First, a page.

By Paul Kleutghen | Posted - May 24th, 2021

 

 

 

 

Early Allo CAR T Results Targeting CS1 in Multiple Myeloma

Different/new approaches to CAR-T treatment for relapsed/refractory myeloma seem to be in the spotlight several times per month. The interesting news over the past week has come from a team of researchers at MD Anderson (University of Texas) with their report at the most recent forum organized by the American Society for Gene and Cell Therapy.

The product in question is labeled as UCARTCS1A. What is different here from other CAR-T products that have recently been mentioned in some of the posts of Myeloma Crowd/HealthTree?

  • UCARTCS1A is another entry in the growing field of allo-CAR-T programs or ‘off the shelf’ CAR-T. The benefits of readily available CAR-T product for relapsed myeloma patients have recently been discussed at some length in MC/HT News, so there is need to hash this over again.
  • In past posts we have seen that the CAR-T products discussed so far have either targeted CD-this or CD-that and/or BCMA – all proteins that tend to be quite prevalent on the surface of myeloma cells. UCARTCS1 is directed at two targets: CS1 and SLAMF7.
    • CS1 has been more recently identified as a good target as this protein is highly and consistently expressed by the malignant myeloma cells. It has been reported that CS1 is highly expressed on tumor cells from the majority of multiple myeloma (MM) patients regardless of cytogenetic abnormalities or response to current treatments. Furthermore, CS1 is detected in MM patient sera and correlates with active disease.” Also, “… CS1 overexpression promoted myeloma cell growth and survival by significantly increasing myeloma adhesion to bone marrow stromal cells (BMSCs) and enhancing myeloma colony formation …”
    • “SLAMF7 is expressed mainly on multiple myeloma (MM) cells and considered an ideal target for immunotherapeutic approaches.” 
    • UCARTS1A has a built-in ‘kill switch’ that can kill the CAR-T cells in the event the patient experiences high level(s) of side effects such as cytokine release syndrome (CRS) or neurotoxicities, using the compound rituximab, a drug that is used in the treatment of rheumatoid arthritis as well as several hematological malignancies.
    • It is also good to know that UCARTS1A ‘knocks out’ the TRAC gene to avoid graft-versus-host disease. This is important because the CAR-T cells will be coming from a donor, as opposed to from the patient.

A Phase I study is currently ongoing and is still recruiting patients. Remember that the purpose of this type of early study is to evaluate the safety and efficacy of a drug at different dosage levels to pin down the dosage that will ultimately be used in the definitive clinical trials.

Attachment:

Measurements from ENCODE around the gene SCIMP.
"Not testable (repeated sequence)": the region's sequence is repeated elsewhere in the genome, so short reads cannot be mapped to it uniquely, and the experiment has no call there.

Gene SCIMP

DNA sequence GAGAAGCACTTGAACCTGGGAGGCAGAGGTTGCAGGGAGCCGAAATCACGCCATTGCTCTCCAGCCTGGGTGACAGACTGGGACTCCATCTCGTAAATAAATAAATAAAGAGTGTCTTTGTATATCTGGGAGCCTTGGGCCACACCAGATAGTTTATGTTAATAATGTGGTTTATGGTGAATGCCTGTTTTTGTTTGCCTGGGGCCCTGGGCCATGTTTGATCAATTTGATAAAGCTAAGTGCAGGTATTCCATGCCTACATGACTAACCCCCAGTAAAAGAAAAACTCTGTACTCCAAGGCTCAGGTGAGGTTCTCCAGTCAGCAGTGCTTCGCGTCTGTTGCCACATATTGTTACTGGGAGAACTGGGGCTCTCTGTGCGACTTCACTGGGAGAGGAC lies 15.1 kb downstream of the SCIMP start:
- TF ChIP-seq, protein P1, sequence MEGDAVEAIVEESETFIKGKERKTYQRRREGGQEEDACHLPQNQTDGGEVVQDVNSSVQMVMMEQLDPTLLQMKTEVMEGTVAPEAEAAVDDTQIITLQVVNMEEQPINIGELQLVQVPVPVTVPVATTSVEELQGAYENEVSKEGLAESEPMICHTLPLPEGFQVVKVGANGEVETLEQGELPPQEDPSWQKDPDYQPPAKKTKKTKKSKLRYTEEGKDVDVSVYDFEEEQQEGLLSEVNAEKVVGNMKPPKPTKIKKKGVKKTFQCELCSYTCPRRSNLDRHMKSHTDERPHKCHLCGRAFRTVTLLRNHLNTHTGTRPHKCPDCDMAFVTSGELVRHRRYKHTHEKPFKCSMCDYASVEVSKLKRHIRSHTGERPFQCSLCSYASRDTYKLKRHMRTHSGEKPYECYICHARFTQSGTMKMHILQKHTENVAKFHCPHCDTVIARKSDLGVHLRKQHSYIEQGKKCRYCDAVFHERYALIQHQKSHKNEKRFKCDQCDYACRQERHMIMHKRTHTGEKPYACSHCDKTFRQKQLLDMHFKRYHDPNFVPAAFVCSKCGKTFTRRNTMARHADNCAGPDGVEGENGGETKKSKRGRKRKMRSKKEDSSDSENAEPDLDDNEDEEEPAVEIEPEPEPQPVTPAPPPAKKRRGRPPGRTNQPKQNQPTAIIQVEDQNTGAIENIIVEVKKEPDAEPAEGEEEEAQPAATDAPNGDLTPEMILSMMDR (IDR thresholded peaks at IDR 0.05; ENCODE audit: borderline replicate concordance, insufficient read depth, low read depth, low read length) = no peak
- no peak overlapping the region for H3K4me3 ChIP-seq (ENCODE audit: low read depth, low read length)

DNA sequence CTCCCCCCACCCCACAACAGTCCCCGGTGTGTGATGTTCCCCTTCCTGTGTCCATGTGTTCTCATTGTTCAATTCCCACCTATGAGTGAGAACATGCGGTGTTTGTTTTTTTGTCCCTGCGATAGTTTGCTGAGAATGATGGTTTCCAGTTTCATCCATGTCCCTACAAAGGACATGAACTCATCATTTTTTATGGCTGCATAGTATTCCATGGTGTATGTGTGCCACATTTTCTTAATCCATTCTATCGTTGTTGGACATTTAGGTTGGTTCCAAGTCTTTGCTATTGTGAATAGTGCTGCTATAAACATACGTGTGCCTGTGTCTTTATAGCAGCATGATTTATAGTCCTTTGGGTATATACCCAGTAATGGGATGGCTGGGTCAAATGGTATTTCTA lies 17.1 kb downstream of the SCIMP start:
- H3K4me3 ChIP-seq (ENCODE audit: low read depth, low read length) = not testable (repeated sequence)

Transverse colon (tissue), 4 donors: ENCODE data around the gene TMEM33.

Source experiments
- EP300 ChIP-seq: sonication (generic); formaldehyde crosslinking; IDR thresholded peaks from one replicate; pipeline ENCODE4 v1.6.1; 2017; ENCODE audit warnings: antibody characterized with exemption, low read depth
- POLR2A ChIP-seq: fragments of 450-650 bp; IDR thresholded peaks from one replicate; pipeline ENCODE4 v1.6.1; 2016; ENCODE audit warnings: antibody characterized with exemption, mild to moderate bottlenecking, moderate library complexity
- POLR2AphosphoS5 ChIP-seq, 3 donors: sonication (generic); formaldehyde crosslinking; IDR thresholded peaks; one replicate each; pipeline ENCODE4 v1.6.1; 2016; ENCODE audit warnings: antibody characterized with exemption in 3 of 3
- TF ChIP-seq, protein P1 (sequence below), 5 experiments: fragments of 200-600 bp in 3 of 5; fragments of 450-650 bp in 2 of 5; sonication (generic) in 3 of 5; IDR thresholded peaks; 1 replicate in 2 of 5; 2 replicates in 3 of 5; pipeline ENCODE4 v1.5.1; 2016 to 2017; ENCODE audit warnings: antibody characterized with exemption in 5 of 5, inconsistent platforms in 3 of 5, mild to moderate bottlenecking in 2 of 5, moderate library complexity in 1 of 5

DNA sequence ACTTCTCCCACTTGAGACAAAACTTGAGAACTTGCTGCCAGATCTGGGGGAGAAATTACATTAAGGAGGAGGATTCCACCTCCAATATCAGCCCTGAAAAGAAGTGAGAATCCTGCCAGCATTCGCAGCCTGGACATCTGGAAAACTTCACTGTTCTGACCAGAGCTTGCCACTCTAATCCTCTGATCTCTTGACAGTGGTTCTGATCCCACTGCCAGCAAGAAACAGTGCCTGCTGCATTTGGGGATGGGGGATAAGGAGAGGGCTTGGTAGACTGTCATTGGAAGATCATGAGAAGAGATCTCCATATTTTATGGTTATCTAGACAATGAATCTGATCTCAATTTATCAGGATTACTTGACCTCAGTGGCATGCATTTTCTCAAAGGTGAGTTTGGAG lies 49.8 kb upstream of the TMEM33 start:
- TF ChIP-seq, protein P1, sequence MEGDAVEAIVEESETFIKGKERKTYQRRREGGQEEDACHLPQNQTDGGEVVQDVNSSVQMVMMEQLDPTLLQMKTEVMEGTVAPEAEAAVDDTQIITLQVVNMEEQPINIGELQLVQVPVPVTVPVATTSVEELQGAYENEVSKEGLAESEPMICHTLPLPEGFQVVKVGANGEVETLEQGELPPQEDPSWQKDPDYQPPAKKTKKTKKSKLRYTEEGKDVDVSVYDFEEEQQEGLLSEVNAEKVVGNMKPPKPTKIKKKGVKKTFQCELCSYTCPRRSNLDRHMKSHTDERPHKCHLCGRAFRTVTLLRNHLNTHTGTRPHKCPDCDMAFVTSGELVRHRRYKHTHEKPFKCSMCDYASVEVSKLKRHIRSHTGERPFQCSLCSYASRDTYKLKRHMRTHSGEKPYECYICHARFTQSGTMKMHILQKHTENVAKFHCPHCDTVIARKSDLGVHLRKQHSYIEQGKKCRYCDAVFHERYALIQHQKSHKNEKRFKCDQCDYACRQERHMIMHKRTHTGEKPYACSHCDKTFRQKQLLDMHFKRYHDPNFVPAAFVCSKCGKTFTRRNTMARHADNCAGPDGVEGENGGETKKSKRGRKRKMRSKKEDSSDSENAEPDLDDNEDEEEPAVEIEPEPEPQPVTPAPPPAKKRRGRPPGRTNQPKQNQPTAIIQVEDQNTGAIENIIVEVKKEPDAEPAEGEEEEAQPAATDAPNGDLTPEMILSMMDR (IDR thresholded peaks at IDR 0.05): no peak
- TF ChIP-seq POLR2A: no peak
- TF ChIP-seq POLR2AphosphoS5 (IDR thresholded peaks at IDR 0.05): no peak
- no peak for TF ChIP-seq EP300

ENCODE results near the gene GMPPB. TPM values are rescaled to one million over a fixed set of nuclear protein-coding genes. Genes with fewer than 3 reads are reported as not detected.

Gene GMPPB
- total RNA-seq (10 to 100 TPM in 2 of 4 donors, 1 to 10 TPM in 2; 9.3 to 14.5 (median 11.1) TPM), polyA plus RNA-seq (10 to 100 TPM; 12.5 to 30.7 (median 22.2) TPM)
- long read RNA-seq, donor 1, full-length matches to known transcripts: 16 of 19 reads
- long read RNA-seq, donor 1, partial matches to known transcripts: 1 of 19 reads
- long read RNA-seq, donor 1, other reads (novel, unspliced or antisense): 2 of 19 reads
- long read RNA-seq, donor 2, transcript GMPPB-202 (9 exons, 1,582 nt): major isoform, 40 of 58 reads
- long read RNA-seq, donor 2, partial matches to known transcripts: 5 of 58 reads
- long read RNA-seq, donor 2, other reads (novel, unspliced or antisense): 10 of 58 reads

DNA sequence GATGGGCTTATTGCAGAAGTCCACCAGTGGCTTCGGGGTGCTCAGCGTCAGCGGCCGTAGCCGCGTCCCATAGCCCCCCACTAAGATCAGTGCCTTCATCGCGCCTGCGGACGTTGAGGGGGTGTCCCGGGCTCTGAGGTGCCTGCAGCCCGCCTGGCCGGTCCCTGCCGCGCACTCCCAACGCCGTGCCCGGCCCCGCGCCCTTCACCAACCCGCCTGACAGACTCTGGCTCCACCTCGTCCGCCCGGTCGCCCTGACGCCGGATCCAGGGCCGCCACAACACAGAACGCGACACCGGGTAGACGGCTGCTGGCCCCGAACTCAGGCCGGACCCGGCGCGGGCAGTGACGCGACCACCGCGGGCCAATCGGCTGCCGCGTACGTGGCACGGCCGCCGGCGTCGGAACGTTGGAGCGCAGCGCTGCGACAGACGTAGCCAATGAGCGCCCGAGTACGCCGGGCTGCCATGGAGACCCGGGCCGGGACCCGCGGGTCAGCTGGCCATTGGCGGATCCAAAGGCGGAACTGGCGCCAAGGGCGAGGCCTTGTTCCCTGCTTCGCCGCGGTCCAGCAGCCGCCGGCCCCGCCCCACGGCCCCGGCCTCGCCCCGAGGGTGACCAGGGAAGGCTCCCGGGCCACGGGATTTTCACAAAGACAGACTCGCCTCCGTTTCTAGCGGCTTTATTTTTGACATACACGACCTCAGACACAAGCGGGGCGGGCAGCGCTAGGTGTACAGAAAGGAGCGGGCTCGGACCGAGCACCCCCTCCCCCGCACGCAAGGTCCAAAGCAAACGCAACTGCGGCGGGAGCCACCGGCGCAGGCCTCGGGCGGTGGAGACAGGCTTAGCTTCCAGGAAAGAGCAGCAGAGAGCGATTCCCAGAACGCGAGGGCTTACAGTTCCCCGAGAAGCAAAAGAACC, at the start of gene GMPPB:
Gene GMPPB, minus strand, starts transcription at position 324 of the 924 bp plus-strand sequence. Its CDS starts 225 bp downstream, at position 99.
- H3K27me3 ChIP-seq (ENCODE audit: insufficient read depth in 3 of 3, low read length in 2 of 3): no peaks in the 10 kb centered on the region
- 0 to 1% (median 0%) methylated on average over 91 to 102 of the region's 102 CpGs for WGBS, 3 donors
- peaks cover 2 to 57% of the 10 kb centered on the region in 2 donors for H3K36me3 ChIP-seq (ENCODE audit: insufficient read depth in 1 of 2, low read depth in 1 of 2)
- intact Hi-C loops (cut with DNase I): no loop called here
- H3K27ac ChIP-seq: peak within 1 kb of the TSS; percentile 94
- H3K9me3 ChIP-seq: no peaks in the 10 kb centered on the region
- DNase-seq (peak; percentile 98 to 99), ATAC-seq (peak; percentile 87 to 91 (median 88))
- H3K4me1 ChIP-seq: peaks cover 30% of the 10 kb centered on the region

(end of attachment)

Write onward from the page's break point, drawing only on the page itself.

• Let me give some perspective on the severity of the disease of the patients evaluated so far.  Four of the five patients had previously gone through an average of 11 prior lines of therapy, with most of them having also been treated with anti-BCMA therapy (including anti-BCMA CAR-T).  Most other CAR-T programs for myeloma have typically been using patients with 5-6 prior lines of therapy. 
  • Note that this study does not preclude the inclusion of patients previously treated with CAR-T.

So far, data have only been published on the first five patients that have participated at the lowest dosage levels. These early results are encouraging, but much work still remains to be done. Of note is that the ‘kill switch’ was activated for one of the first five patients. Those interested in learning more about the early outcomes of this small cohort of patients may wish to go through the press releases issued by MD Anderson. Those interested in learning more about potentially participating in this study can find out more here.

A final comment. In the early days of Myeloma Crowd, the Foundation issued one of its first research grants to a small team of researchers at the University of Würzburg (Germany) supporting an effort to develop a CAR-T for myeloma that targeted CS1. It looks like the developers of UCARTCS1 may have beaten the German team to the punch, but the point here is that 5-6 years ago Jenny Ahlstrom was onto something by choosing to invest into CS1.

 

 
Paul Kleutghen
About the Author

Paul Kleutghen - I am a patient diagnosed in 2014 with primary plasma cell leukemia (pPCL), a rare and aggressive variant of multiple myeloma and have been very fortunate to find treatment at the division of Cellular Therapy at the Duke University Cancer Institute. My wife, Vicki, and I have two adult children and a grandson who is the ‘light of my life’. Successful treatment has allowed Vicki and I to do what we love best : traveling the world, albeit it with some extra precautions to keep infections away. My career in the pharmaceutical industry has given me insights that I am currently putting to use as an advocate to lower drug pricing, especially prices for anti-cancer drugs and, very specifically, CAR-T therapies, with recent contributions posted by Health affairs, the Institute for Clinical and Economic Review and the Centers for Medicare and Medicaid Services.

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